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In Yemen, One Girl Dreams of School

Photo: Holly Frew/CARE

Photo: Holly Frew/CARE

Photo: Holly Frew/CARE

At 7 a.m., the bell rings at the school next to Maryam’s house. Maryam, 16, and her sisters wake up, quickly put on some clothes and rush out the door. Outside, girls with books in hand hurry toward the school. Maryam and her sisters wave at their friends and then walk in the opposite direction. Instead of school, every day the sisters walk an hour each way to a local water point to collect water for their family.

“I see the students going to school every morning, but I cannot go,” Maryam says. “I wanted to spend as much time as possible in school.”

On her walks she dreams about one day becoming a teacher. But in Yemen, where Maryam and her family live and where 8 million people are on the brink of famine, girls are dropping out of school to support their families.

“I carry one of the jerry cans on my head and the other one I hold with my hands,” she says. Once home, she helps her mother in the kitchen, cooking and preparing the dough for her mother to make bread.

“I would love to see my kids go to school but I am barely able to find them food to eat,” says Maryam’s mother Saadah. The 40-year-old is the mother of two boys and five girls. “Schools needs books, stationary, clothes. How can I afford this?”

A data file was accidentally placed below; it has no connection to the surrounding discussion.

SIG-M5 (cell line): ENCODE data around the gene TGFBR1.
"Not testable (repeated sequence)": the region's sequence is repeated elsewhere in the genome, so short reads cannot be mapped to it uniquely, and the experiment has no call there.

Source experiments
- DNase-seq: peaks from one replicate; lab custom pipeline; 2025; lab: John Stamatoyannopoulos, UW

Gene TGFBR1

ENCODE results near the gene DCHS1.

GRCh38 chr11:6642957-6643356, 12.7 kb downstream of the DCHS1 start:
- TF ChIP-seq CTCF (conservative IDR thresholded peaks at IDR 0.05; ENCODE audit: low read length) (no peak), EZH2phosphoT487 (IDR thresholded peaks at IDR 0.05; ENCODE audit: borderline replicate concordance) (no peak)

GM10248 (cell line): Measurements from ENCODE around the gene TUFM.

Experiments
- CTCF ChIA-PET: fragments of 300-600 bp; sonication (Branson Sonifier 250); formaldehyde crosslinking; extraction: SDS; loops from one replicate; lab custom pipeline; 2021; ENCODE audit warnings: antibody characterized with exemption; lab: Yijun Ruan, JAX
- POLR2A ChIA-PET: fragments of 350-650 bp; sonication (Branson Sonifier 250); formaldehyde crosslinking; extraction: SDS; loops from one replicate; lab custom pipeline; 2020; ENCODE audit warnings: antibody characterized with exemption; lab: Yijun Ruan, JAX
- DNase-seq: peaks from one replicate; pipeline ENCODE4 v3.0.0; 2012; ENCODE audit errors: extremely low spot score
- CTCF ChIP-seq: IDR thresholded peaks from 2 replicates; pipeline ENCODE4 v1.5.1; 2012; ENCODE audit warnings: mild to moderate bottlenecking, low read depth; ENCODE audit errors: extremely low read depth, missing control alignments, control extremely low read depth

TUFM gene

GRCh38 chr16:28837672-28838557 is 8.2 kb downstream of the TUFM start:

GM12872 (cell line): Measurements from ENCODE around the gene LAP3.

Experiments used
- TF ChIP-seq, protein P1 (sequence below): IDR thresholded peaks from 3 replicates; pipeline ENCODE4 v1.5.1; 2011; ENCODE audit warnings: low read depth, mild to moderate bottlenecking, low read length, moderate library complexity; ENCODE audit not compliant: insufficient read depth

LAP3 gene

Saadah’s husband died 10 years ago in a car accident with her brother.

“He told me he will come back. He did, but in a white coffin,” she says. “This is my destiny. He went away and put a heavy burden on my shoulders. I would love for my kids to go to school and give them better chances in life. But the hardships of life after my husband died and the conflict-related challenges make it even more difficult for me to even think about it.”

He told me he will come back. He did, but in a white coffin.

Maryam is among millions of Yemeni children out of school as a result of violence and difficult living conditions. Yemen faces the world’s worst humanitarian crisis with 22 million people in need of assistance. In such areas that are hobbled by war and conflict, girls are vulnerable to forced marriage, as their families seek to save them by marrying them early to a husband who they believe can better protect them. Most girls who marry early invariably miss out on school, vocational training and, consequently, the opportunity to live into all that they can be. More than two-thirds of Yemeni girls are married off before they turn 18, compared with 50 percent before the war, according to UNICEF.

Right now, Maryam is keeping her sights set on school. “I wish that one day I’ll join my friends and be able to write my name. Writing my name is the biggest dream I have.”

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